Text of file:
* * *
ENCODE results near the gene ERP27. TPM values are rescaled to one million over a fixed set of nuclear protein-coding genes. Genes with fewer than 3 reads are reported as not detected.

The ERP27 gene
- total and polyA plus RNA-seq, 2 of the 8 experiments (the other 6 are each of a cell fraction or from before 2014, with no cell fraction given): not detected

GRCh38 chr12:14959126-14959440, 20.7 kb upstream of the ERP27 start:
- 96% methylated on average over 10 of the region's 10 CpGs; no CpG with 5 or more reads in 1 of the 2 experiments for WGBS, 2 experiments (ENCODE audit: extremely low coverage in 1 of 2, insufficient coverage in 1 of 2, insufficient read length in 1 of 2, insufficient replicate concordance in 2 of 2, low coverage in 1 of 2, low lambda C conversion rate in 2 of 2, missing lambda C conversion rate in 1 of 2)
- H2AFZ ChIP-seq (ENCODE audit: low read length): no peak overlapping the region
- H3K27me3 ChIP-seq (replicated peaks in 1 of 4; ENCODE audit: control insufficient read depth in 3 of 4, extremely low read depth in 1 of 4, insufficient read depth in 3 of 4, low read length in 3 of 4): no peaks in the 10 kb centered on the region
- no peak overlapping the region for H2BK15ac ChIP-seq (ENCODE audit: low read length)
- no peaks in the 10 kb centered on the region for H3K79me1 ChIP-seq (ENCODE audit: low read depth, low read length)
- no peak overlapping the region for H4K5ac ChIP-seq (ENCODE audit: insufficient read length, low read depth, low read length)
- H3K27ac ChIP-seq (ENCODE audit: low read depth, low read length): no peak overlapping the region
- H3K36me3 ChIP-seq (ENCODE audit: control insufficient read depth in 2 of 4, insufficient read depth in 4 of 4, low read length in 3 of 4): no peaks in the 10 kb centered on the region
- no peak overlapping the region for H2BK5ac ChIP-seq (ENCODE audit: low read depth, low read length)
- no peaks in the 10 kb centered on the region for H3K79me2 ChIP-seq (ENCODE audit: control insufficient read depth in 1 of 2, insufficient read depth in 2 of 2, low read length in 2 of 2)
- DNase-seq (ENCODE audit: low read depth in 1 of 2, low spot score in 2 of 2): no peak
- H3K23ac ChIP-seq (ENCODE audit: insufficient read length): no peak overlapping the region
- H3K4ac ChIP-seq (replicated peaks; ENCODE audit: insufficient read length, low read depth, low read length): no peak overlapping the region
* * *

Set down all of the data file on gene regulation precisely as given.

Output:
ENCODE results near the gene ERP27. TPM values are rescaled to one million over a fixed set of nuclear protein-coding genes. Genes with fewer than 3 reads are reported as not detected.

The ERP27 gene
- total and polyA plus RNA-seq, 2 of the 8 experiments (the other 6 are each of a cell fraction or from before 2014, with no cell fraction given): not detected

GRCh38 chr12:14959126-14959440, 20.7 kb upstream of the ERP27 start:
- 96% methylated on average over 10 of the region's 10 CpGs; no CpG with 5 or more reads in 1 of the 2 experiments for WGBS, 2 experiments (ENCODE audit: extremely low coverage in 1 of 2, insufficient coverage in 1 of 2, insufficient read length in 1 of 2, insufficient replicate concordance in 2 of 2, low coverage in 1 of 2, low lambda C conversion rate in 2 of 2, missing lambda C conversion rate in 1 of 2)
- H2AFZ ChIP-seq (ENCODE audit: low read length): no peak overlapping the region
- H3K27me3 ChIP-seq (replicated peaks in 1 of 4; ENCODE audit: control insufficient read depth in 3 of 4, extremely low read depth in 1 of 4, insufficient read depth in 3 of 4, low read length in 3 of 4): no peaks in the 10 kb centered on the region
- no peak overlapping the region for H2BK15ac ChIP-seq (ENCODE audit: low read length)
- no peaks in the 10 kb centered on the region for H3K79me1 ChIP-seq (ENCODE audit: low read depth, low read length)
- no peak overlapping the region for H4K5ac ChIP-seq (ENCODE audit: insufficient read length, low read depth, low read length)
- H3K27ac ChIP-seq (ENCODE audit: low read depth, low read length): no peak overlapping the region
- H3K36me3 ChIP-seq (ENCODE audit: control insufficient read depth in 2 of 4, insufficient read depth in 4 of 4, low read length in 3 of 4): no peaks in the 10 kb centered on the region
- no peak overlapping the region for H2BK5ac ChIP-seq (ENCODE audit: low read depth, low read length)
- no peaks in the 10 kb centered on the region for H3K79me2 ChIP-seq (ENCODE audit: control insufficient read depth in 1 of 2, insufficient read depth in 2 of 2, low read length in 2 of 2)
- DNase-seq (ENCODE audit: low read depth in 1 of 2, low spot score in 2 of 2): no peak
- H3K23ac ChIP-seq (ENCODE audit: insufficient read length): no peak overlapping the region
- H3K4ac ChIP-seq (replicated peaks; ENCODE audit: insufficient read length, low read depth, low read length): no peak overlapping the region